As Covid-19 continues to spread, William Fry’s employment team has some practical health and safety advice for employers.
The Safety, Health and Welfare at Work Act 2005 places a statutory obligation on employers to ensure the health, safety and welfare of employees while at work. To discharge this duty, employers must take reasonable steps to identify and address any health and safety risks within the workplace.
What does this mean in practice and what legal considerations should employers take into account in the context of a potential coronavirus outbreak?
Start with a risk assessment
A prudent employer should conduct a risk assessment to identify the likelihood of employees contracting the coronavirus while performing their duties.
Certain employees may be more at risk, for example, employees that travel frequently, in particular to China, employees whose duties include human-to-human contact and employees with a vulnerable immune system.
Appropriate protective and preventative measures should be identified and put in place by way of a contingency plan. Such measures may include handing out face masks or hand sanitiser to all staff, reducing or temporarily suspending international business travel and educating staff about the symptoms of the coronavirus and preventative steps employees should take such as frequent hand-washing etc.
Should your employees stay at home?
As a precautionary measure, an employer may require some employees to stay out of the workplace for a temporary period, particularly where it is on notice of potential exposure by one or more employees to the coronavirus.
While some employees are set up to work remotely from home, the approach to be taken in relation to non-agile office staff should be considered. Employees have an implied right to work and any steps by an employer to prevent them from accessing work could be a breach of this right.
Any employer temporarily barring staff from the workplace in an effort to prevent the coronavirus spreading should continue to pay affected staff members their normal remuneration. Employers should clearly communicate the rationale behind this protective measure.
Claims in respect of disability discrimination or even constructive dismissal could be raised by employees who are required to remain out of the workplace. Provided staff continue to be paid and understand the precautionary nature of the measure, it is unlikely that such claims will arise in the circumstances.
Employers should also prepare for situations where, despite the workplace remaining open, certain employees refuse to attend work due to fear of infection. A measured and reasonable approach should be taken in advance of disciplinary action to understand and potentially allay the employee’s concerns.
A more targeted approach, for example requiring only Chinese employees to stay out of the workplace during any outbreak, may give rise to race discrimination claims.
Seeking to temporarily restrict staff who have recently been to Wuhan from returning to the workplace may be a reasonable and proportionate step to preventing the potential spread of the coronavirus within the workplace. However, blocking an entire cohort of employees solely on grounds of their race is likely to be discriminatory.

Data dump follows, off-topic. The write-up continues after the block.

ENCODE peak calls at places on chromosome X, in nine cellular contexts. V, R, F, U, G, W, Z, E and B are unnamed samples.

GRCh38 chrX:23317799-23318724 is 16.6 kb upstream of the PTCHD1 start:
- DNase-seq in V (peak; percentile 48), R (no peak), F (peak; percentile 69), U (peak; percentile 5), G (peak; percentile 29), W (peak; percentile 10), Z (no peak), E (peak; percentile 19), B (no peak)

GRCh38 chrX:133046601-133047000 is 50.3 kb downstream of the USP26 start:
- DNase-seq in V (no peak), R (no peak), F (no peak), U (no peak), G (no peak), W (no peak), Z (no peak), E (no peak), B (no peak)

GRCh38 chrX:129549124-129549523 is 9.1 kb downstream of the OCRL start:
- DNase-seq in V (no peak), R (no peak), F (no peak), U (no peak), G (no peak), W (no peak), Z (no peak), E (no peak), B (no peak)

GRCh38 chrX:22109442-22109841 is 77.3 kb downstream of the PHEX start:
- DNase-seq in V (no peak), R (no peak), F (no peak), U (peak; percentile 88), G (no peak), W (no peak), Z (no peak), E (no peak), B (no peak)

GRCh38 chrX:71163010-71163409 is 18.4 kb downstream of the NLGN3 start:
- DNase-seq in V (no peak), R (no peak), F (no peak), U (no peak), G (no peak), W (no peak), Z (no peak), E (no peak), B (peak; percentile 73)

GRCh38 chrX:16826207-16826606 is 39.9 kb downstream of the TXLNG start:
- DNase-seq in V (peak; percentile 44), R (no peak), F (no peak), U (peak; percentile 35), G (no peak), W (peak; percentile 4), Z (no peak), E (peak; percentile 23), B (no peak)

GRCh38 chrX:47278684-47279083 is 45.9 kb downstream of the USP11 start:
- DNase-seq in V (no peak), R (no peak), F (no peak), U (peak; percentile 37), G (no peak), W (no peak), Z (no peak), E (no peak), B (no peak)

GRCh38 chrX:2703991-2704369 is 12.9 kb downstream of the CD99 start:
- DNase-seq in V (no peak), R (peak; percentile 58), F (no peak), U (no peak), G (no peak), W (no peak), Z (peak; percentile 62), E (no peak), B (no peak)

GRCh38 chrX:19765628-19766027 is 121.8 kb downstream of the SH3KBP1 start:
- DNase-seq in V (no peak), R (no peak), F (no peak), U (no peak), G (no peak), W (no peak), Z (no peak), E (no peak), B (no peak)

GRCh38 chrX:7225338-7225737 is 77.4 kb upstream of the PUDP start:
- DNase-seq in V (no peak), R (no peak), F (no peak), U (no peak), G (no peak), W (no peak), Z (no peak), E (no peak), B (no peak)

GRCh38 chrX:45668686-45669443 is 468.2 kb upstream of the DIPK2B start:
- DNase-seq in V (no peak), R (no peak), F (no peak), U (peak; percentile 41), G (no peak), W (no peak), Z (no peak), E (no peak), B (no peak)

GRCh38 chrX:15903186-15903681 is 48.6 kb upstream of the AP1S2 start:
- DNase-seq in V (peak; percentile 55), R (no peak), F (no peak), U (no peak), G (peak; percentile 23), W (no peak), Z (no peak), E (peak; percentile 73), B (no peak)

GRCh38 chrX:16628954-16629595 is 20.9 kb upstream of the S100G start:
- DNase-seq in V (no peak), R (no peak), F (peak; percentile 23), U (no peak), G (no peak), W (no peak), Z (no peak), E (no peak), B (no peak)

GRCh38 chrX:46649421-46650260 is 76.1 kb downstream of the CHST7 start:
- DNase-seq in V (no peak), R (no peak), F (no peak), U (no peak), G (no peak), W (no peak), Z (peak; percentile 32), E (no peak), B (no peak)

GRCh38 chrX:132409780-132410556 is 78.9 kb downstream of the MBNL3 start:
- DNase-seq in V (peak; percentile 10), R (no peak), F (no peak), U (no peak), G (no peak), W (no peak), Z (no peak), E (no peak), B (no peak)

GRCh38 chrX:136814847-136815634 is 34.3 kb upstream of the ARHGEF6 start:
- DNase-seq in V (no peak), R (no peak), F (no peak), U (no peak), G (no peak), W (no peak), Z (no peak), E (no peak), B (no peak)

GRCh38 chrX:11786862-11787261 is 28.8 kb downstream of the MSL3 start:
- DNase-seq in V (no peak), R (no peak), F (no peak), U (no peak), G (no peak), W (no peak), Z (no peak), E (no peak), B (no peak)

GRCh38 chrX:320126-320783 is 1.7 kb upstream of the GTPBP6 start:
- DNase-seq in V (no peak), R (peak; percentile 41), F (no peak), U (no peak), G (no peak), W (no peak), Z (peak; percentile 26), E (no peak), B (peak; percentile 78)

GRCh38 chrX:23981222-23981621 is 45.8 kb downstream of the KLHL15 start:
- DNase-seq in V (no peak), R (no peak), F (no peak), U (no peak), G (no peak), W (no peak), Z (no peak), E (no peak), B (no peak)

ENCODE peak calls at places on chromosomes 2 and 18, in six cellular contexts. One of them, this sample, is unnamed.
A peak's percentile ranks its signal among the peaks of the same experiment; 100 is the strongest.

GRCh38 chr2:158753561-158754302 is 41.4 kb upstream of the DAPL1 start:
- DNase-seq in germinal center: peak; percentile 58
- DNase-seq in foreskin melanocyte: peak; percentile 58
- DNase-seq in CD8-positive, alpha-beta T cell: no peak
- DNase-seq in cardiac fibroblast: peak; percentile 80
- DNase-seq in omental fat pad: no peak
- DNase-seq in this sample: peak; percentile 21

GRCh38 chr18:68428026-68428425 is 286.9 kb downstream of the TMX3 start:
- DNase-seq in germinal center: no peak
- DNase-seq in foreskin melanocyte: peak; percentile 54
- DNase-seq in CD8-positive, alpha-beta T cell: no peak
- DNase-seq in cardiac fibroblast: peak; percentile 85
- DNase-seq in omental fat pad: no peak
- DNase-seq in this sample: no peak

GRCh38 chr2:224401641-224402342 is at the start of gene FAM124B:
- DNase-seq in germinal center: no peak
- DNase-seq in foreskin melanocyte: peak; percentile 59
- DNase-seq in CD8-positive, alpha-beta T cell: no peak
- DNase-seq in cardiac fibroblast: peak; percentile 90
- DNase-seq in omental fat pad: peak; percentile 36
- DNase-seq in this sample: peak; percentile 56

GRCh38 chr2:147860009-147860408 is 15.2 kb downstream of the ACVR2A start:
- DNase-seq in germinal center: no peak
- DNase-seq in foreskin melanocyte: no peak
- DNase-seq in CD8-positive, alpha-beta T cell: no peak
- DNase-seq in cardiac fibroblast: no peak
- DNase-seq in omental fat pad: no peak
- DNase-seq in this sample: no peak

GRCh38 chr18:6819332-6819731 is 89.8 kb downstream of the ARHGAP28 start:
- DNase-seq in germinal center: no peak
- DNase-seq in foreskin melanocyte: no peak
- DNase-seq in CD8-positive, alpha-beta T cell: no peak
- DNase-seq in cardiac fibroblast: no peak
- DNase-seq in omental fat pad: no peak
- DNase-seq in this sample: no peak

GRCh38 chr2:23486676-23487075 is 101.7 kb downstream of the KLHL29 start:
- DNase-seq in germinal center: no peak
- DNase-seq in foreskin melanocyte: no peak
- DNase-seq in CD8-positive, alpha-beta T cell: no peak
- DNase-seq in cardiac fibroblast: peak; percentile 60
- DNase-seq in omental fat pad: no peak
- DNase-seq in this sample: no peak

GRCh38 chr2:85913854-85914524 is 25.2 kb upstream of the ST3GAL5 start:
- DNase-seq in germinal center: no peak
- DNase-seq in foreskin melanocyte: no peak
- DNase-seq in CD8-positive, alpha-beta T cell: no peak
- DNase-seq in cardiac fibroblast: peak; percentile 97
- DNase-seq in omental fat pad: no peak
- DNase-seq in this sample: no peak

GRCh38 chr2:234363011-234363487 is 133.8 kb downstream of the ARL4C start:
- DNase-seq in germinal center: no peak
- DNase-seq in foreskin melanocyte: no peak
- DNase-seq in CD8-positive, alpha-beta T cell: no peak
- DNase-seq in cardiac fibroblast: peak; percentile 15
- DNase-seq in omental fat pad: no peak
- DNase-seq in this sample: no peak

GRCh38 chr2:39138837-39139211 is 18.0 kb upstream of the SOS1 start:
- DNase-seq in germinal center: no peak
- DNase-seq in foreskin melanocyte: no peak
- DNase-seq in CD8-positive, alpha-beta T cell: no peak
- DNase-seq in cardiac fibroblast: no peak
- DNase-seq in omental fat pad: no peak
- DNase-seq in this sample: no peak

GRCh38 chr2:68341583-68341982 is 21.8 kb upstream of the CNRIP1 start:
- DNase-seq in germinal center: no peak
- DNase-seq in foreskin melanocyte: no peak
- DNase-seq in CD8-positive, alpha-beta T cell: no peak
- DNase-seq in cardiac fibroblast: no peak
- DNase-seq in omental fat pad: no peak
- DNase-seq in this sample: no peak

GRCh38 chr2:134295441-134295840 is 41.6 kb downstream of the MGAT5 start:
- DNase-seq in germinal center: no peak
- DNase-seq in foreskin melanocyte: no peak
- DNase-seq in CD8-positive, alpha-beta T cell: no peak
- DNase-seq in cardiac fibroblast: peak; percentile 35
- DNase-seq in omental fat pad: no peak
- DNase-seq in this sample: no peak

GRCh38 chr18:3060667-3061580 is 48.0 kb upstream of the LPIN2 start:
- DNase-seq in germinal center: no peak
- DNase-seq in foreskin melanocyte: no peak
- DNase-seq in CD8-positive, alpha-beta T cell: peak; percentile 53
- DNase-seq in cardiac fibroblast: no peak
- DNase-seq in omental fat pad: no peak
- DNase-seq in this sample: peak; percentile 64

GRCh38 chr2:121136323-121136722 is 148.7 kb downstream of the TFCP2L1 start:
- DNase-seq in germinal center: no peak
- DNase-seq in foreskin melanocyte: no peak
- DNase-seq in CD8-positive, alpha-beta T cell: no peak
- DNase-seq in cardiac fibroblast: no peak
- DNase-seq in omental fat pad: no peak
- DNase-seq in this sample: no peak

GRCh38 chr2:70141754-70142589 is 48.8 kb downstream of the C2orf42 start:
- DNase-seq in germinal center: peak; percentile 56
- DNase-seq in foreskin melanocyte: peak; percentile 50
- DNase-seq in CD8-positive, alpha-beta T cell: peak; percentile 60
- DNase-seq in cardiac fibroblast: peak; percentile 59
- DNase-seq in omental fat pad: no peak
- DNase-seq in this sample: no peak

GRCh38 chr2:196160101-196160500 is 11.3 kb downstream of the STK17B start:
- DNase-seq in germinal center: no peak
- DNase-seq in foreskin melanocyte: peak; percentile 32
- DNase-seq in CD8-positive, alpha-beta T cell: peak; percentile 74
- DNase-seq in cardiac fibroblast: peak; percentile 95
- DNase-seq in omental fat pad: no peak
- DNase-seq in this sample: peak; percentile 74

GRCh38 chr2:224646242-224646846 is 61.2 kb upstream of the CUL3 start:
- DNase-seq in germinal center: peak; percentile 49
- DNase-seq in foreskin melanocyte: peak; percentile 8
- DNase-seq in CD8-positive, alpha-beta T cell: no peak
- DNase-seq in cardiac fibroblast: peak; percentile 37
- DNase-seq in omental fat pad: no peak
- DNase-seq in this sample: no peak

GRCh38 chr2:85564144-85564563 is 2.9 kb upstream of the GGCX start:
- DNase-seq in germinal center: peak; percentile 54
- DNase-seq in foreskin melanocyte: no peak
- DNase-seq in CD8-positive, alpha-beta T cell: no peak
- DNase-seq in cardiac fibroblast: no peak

Employers should also be aware of the possibility of racial abuse in connection with the coronavirus, which could give rise to potential harassment claims.
Employers should take reasonable steps, by way of education and disciplinary action if necessary, to prevent or address any employee conduct that could amount to harassment of other employees on account of their race (ie Chinese individuals).
Can employers require employees to be tested for coronavirus?
An employer can require an employee to undergo an independent medical assessment if the employer has a reasonable suspicion that an employee may be infected with the coronavirus, and there is an express provision within the employee’s contract providing for such a referral.
In the unique circumstances of the coronavirus outbreak, referring an employee for testing or subjecting all staff to temperature checks on arrival at work may be deemed reasonable to enable an employer to ensure a safe place of work, even where such a referral is not provided for in contractual documentation. A refusal to attend for testing in these circumstances may warrant disciplinary action.
In addition, from a data protection perspective, the contents of any such medical report would constitute ‘special category’ data. Employers seeking to use or ‘process’ such data should be mindful of their obligations under the Data Protection Acts 1988–2018.
The key for employers is to communicate with their employees and ensure that any actions taken are applied in a reasonable and consistent manner. Employers should also regularly check the Department of Health and the WHO’s website for the most up-to-date information and advice.
Ailbhe Dennehy is a partner at William Fry with a background in employment law. Maeve Griffin is an associate in the Employment & Benefits department with extensive experience in employment law, commercial contracts, civil litigation and data protection.
A version of this article originally appeared on the William Fry blog.